Biden has consistently struck a militarist, demonizing, and confrontational note in the geopolitical war, deliberately antagonizing Putin while quite pointedly neglecting diplomacy as the obvious way to stop the killing, and atrocities, in effect, encouraging the war on the ground to be prolonged because its continuation is indispensable in relation to the implicitly higher stakes of grand strategy, which is the core preoccupation of a geopolitical war. When Biden repeatedly calls Putin a war criminal who should face prosecution, and even more so, when he proposes regime change in Russia, he is cheerleading for the Ukrainian War to continue as long as it takes to produce a victory, and not to be content with a ceasefire.
If this two-level perception is correctly analyzed in its appreciation of the different actors with contradictory priorities, then it becomes crucial to understand that in the geopolitical war the US is the aggressor as much as in the traditional war on the ground Russia is the aggressor. In these respects, despite his understandable anger and grief, one must wonder whether even Zelensky, with Russo-phobic echoing of war crimes allegations and calls for the expulsion of Russia from the UN, has not had his arm twisted so as to support the geopolitical war despite its premises being contrary to the interests of the Ukrainian people.
Could the delivery of weapons and financial assistance to Ukraine come with a large price tag?
So far, the geopolitical war has been waged as a war of ideological aggression backed up by weapons supplies and enveloping sanctions designed to have a great and crippling effect on Russia. This tactic has led Putin to make counter-threats, including warnings about Russia’s willingness under certain conditions to have recourse to nuclear weapons. This normalizing of the nuclear danger is itself a menacing development in a context of an autocratic leader backed into a corner.
The US approach, while mindful of escalation dangers and taking steps so far to avoid direct military involvement on behalf of Ukraine, shows no rush to end the fighting, apparently believing that Russia is already suffering the consequences of greatly underestimating Ukrainian will and capability to resist, and will be forced to acknowledge a humiliating defeat if the war goes on, which would have the strategic benefit, additional to other incentives, of discouraging China from aligning with Russia in the future.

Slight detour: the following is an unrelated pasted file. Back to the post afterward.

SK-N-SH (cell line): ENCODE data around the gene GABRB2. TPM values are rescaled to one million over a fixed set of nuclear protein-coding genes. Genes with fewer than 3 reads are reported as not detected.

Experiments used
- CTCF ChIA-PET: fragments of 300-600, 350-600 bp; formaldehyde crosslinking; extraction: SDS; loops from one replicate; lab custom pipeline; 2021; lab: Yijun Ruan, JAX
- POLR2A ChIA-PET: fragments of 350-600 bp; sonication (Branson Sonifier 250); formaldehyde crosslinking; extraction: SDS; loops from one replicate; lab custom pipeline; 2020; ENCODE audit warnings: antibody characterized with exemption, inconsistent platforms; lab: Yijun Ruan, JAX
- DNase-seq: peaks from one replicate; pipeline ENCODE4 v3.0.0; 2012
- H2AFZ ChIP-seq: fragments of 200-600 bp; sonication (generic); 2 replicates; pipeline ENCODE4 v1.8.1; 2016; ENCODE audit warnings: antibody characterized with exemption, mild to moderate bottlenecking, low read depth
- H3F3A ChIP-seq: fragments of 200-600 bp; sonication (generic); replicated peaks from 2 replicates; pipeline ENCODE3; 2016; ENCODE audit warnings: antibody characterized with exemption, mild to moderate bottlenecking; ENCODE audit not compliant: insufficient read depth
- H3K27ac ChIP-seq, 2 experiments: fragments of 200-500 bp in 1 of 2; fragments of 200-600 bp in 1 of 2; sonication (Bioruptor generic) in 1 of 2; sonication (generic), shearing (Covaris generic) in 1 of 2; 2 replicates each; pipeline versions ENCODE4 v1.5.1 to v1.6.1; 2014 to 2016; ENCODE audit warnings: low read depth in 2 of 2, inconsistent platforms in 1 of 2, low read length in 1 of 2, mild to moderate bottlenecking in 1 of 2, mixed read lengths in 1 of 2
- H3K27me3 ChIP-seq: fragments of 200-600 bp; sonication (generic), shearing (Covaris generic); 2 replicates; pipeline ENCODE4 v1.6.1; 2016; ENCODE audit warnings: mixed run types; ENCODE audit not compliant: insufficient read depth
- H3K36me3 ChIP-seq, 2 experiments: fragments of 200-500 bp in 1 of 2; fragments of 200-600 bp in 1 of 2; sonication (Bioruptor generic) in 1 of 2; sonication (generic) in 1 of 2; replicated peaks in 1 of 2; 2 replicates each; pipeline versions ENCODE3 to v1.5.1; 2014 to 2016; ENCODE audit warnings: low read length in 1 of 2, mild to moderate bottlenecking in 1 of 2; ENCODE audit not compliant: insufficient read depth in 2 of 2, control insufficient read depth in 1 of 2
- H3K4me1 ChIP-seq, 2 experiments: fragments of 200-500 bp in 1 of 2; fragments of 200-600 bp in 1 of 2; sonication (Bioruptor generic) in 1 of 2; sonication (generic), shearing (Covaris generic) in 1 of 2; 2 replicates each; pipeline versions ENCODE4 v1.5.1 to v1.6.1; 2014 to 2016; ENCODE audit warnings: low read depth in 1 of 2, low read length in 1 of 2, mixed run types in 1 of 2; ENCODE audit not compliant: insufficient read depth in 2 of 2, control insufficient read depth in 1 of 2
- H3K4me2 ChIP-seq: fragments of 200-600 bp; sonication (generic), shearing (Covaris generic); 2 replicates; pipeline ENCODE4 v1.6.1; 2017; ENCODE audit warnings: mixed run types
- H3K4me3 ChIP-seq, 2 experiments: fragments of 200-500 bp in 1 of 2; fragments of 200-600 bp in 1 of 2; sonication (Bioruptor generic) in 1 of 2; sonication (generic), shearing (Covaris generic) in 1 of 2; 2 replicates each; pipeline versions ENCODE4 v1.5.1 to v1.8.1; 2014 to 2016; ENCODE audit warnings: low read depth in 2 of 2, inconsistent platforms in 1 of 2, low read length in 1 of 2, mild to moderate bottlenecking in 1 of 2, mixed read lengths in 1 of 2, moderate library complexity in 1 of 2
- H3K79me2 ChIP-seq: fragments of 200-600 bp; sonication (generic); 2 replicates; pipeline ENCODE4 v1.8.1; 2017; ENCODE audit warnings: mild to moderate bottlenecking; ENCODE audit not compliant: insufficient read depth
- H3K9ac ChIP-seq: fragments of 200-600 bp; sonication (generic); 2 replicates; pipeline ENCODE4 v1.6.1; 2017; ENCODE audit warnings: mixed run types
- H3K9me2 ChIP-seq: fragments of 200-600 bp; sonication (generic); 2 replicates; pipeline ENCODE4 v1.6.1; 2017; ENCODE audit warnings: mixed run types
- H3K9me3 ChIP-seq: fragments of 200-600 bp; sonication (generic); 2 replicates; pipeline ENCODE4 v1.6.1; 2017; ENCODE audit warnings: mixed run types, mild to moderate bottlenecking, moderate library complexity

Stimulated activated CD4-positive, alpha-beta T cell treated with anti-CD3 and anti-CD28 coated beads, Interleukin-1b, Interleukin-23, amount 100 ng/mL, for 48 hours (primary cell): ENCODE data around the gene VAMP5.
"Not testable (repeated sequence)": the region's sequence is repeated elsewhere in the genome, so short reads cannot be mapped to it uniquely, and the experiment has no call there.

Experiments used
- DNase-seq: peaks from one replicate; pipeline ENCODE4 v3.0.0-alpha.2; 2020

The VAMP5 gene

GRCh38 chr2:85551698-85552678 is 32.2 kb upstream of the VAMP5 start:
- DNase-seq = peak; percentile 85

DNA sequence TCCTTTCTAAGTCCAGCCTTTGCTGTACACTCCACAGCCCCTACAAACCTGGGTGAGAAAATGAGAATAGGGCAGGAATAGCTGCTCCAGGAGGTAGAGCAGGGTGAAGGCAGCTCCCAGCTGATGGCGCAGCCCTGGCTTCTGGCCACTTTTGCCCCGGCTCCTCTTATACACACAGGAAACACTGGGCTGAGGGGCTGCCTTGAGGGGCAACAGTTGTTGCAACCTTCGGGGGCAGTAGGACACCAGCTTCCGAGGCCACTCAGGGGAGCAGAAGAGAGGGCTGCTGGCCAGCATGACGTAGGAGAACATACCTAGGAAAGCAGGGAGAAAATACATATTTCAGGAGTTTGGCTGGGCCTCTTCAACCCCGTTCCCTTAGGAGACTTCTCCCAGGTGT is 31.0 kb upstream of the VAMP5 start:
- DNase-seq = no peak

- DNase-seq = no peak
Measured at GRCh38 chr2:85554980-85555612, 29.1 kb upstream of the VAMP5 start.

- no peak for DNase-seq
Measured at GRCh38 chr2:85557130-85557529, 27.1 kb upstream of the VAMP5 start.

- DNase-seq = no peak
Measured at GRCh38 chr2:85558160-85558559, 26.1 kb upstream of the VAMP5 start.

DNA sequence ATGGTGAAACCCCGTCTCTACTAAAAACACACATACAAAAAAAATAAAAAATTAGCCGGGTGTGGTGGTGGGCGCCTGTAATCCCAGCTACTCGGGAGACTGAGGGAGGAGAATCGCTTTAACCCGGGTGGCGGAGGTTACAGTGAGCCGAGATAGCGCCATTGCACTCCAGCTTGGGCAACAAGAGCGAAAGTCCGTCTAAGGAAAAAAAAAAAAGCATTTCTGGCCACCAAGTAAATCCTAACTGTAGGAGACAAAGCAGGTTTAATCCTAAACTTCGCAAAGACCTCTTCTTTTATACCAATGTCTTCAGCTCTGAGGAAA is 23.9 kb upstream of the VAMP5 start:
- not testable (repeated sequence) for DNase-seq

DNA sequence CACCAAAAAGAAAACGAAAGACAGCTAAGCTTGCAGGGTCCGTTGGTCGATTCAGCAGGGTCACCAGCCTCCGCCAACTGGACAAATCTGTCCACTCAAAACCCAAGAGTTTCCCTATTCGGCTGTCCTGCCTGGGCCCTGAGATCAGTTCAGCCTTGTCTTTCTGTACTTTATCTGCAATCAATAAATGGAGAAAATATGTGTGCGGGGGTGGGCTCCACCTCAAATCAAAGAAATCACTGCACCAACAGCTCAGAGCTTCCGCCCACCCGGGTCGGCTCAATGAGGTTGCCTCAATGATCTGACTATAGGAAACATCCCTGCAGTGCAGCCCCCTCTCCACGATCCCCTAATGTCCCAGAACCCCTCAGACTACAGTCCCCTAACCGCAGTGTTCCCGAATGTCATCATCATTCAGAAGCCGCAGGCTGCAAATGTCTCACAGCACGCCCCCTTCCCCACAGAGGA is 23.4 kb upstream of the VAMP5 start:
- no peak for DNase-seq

Additionally, the Western architects of this geopolitical war with Russia seem to assess gains and losses through a militarist optic, being grossly insensitive to its disastrous economic spillover effects, especially pronounced in relation to food and energy security in the already extremely stress conditions of the Middle East, Africa, and Central Asia, and even Europe. As Fred Bergsten argues, the overall stability of the world economy is also being put at great risk unless the US and China overcome their own tense relationship, and come to understand that their cooperation is the only check on a deep, costly, and prolonged world economic collapse.
The geopolitical war also distracts attention from the urgent agenda of climate change, especially in light of recent indicators of global warming causing climate experts to be further alarmed. Other matter of global concern including migration, biodiversity, poverty and apartheid are being again relegated to the back burners of global policy challenge, while the sociopathic game of Armageddon Roulette is being played without taking species wellbeing and survival into account, continuing the lethal recklessness that began the day the bomb was dropped on Hiroshima more than 75 years ago.
In concluding, the question ‘why Ukraine?’ calls for answers. The standard answer of reverse racism, moral hypocrisy, and Western narrative control is not wrong but significantly incomplete if it does not include the geopolitical war that, while not now directly responsible for Ukrainian suffering, is from other perspectives more dangerous and destructive than that awful traditional war. This geopolitical war of ‘poor’ choice is now being waged mainly by means of hostile propaganda, but also weapons and supplies while not killing directly outside of Ukraine.
This second war, so rarely identified much less assessed, is irresponsibly menacing the wellbeing of tens of millions of civilians around the world while arms dealers, post-conflict construction companies, and civilian and uniformed militarists exult. To be provocative, I would say that it is time for the peace movement to make sure that the US loses this geopolitical war! To win it, even persisting with it, would constitute a grave ‘geopolitical crime.’